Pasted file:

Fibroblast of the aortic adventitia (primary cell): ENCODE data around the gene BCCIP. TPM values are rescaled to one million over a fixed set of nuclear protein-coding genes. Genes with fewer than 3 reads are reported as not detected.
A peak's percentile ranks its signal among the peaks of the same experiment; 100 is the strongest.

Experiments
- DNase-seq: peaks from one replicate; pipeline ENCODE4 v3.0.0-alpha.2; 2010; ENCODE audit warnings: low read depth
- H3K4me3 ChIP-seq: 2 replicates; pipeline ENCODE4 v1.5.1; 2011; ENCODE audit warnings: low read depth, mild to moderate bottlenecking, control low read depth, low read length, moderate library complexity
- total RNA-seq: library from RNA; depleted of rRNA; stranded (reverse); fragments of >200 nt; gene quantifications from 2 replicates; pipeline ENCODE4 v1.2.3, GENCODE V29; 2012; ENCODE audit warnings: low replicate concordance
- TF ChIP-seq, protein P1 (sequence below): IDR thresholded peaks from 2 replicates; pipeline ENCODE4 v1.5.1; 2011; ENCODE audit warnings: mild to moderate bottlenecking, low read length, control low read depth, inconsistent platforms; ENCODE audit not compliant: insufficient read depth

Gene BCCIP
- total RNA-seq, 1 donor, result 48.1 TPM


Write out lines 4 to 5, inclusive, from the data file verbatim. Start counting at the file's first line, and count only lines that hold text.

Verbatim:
- DNase-seq: peaks from one replicate; pipeline ENCODE4 v3.0.0-alpha.2; 2010; ENCODE audit warnings: low read depth
- H3K4me3 ChIP-seq: 2 replicates; pipeline ENCODE4 v1.5.1; 2011; ENCODE audit warnings: low read depth, mild to moderate bottlenecking, control low read depth, low read length, moderate library complexity